Two Honolulu police officers who were drinking in Kings Sports Bar with their colleague Anson Kimura the night he accidentally shot their bartender will have to represent themselves in an upcoming lawsuit.

The Honolulu Police Commission denied using taxpayer money to cover the legal fees of officers Sterling Naki and Joshua Omoso. Both are defendants in a lawsuit filed by Hyun Ju Park, who was shot in the stomach with a .38-caliber revolver, and her attorney, Eric Seitz.

The commission followed the advice of the city’s Department of Corporation Counsel, which argued in a contested case hearing Wednesday that neither Naki or Omoso were acting in their official capacity as police officers when the shooting occurred.

HPD Police Commission meeting held at HPD headquarters.

The Honolulu Police Commission has a say over whether officers can get taxpayer-funded legal counsel in criminal and civil cases.

Cory Lum/Civil Beat

“Each officer was off-duty, not in uniform and drinking in a local bar,” Deputy Corporation Counsel Ernest Nomura said. “How one can stretch that into performing their duties as an officer defies logic.”

Under state law, whenever police officers are named as defendants in civil or criminal cases they must have their legal fees paid by taxpayers if what they are accused of doing occurred during the performance of their duties as a police officer.

But for years the commission appears to have been misapplying the law by holding officers to a stricter standard of review. The commission recently approved a change in its own rules to loosen that standard and more closely follow what is spelled out in state law.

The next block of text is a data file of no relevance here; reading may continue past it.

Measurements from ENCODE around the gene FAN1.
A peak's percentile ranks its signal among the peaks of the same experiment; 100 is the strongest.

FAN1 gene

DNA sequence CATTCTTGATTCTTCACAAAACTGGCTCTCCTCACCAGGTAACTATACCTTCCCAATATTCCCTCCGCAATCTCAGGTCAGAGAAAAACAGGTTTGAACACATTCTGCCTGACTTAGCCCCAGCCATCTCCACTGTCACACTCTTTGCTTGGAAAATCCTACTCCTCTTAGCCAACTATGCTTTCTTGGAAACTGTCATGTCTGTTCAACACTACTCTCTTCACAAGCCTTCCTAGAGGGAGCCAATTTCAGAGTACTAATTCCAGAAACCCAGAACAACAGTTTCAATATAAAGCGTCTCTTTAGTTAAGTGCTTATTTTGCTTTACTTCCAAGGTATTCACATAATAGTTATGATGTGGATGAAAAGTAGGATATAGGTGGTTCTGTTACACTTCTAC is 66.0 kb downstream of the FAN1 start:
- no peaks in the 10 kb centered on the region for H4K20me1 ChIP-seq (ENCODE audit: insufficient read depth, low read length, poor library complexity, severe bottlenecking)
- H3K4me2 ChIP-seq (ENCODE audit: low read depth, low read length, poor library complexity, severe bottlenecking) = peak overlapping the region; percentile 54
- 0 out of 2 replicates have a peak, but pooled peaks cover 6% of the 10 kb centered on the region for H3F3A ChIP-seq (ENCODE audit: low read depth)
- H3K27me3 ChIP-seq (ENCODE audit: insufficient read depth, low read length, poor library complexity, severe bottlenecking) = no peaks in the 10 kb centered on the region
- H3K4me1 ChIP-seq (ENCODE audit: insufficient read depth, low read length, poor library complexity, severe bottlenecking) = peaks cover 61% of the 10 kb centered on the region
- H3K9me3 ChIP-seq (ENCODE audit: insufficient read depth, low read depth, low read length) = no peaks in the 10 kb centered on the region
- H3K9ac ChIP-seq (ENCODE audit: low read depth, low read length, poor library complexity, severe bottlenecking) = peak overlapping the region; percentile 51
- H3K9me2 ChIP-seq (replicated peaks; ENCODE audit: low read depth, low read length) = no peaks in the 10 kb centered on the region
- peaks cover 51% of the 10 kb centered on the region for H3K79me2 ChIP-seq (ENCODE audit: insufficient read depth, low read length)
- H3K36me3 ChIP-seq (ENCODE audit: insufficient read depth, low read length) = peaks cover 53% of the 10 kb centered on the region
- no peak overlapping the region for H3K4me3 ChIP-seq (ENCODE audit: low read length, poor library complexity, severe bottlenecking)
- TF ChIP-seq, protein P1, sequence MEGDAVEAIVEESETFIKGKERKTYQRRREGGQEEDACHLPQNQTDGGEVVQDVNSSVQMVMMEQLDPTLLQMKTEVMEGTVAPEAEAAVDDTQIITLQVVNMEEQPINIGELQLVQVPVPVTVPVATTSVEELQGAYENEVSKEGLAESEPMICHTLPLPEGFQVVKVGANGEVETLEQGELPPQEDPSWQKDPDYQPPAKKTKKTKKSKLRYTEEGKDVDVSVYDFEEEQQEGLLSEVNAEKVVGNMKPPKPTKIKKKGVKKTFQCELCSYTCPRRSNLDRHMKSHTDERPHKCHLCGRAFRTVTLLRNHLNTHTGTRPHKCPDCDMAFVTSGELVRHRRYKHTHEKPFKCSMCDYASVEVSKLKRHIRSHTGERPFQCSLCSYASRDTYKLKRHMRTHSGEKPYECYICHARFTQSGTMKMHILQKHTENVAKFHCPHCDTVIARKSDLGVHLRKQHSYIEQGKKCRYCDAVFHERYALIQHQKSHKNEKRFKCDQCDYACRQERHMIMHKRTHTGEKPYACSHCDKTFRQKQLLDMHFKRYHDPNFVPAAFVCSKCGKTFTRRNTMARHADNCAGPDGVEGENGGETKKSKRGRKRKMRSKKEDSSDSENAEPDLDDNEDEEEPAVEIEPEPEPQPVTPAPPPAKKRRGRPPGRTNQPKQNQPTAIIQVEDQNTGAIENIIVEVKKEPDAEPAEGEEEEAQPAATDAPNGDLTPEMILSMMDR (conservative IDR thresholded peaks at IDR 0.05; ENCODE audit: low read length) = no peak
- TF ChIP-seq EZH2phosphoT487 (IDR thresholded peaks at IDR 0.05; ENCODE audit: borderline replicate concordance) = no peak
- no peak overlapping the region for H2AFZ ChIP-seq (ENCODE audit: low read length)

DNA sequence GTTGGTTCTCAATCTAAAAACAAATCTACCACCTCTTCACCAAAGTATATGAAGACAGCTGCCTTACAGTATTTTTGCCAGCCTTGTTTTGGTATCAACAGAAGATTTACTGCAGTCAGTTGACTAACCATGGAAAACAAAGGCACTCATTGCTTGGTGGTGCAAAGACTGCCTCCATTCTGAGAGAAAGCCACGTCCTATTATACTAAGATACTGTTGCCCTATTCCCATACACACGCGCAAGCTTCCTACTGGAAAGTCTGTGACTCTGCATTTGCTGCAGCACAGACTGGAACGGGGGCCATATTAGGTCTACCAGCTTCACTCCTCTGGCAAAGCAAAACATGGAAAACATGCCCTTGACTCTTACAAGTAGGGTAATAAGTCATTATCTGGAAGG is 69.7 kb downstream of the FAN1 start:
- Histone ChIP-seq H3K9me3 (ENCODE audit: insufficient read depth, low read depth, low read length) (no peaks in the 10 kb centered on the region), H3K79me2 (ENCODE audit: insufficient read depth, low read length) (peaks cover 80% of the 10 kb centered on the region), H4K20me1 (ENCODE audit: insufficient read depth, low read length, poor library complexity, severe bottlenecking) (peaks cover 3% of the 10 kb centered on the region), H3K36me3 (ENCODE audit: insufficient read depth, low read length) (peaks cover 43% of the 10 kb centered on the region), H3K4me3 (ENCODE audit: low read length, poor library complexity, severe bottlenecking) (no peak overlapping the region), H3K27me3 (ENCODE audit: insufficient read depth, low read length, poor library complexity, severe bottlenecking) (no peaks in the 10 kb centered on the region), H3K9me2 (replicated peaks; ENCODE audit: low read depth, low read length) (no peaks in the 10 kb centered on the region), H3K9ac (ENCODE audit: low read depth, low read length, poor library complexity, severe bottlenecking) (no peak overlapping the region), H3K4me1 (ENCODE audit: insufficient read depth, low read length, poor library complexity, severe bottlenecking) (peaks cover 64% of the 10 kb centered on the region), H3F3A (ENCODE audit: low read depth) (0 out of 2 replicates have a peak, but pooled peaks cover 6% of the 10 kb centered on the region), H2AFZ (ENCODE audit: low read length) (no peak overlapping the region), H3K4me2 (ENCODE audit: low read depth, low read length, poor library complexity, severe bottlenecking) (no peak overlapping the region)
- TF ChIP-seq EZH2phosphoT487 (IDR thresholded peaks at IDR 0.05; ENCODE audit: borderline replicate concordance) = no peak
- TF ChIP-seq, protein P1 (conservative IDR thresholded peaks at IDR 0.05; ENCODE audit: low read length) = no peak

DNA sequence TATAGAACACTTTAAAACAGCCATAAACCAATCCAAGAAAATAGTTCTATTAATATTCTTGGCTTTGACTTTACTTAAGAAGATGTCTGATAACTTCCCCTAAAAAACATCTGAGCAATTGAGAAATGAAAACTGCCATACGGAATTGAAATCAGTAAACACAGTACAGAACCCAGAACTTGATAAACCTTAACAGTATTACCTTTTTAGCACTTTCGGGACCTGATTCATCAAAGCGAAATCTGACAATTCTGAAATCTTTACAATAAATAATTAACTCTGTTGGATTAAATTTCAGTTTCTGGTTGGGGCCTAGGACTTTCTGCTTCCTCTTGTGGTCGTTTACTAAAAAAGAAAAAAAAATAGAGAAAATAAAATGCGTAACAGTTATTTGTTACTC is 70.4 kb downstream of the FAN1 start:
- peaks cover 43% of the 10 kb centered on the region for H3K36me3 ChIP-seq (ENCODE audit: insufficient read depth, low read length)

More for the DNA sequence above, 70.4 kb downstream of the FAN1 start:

But even following the new standards, Naki and Omoso didn’t make the cut.

Richard Wurdeman, the attorney who represented the two officers in Wednesday’s hearing, argued that the allegations in the complaint say that Naki and Omoso had a duty as police officers to prevent Kimura from shooting Park.

Wurdeman also pointed out that Seitz’s own legal theory in the lawsuit is that Kimura’s actions, and the Honolulu Police Department’s alleged attempt to cover it up, were part of a longstanding “brother culture of silence” within HPD that allows bad behavior to proliferate.

“When the gun is pulled and is putting somebody in a dangerous situation,” Wurdeman said, “I gather from his (Seitz’s) assertions that they (Naki and Omoso) now have a duty as police officers to do something about it.”

Wurdeman also said Naki and Omoso don’t have the money to defend themselves.

The other defendants in the case include Kimura and the city.

Anson Kimura

Kimura — who was criminally prosecuted and sentenced to 60 days in jail — has already agreed to a $300,000 settlement with Park, whose medical bills have exceeded $1 million. He did not use a taxpayer-funded attorney to come to that agreement.

Naki is a veteran of the National Guard with less than 10 years of experience in the department, and is responsible for the care of two special needs children, Wurdeman said.

Omoso has about seven years of experience in HPD and four children.

“They have been trying to hold on without any legal representation in a pro se capacity as the case moves forward,” Wurdeman said. “As the commission probably realizes in these types of lawsuits, hiring their own counsel can put the officer in a tremendous financial burden.”

The shooting incident was noted in the annual misconduct report HPD sent to the Legislature in 2017.

According to the report, three officers — presumed to be Kimura, Naki and Omoso based on the descriptions — were all recommended for discharge while eight others were suspended for failing to properly investigate and supervise the investigation into the shooting.

The report said all the officers except for Kimura, who retired, had appealed the discipline. Naki and Omoso were reinstated after arbitration, according to HPD.

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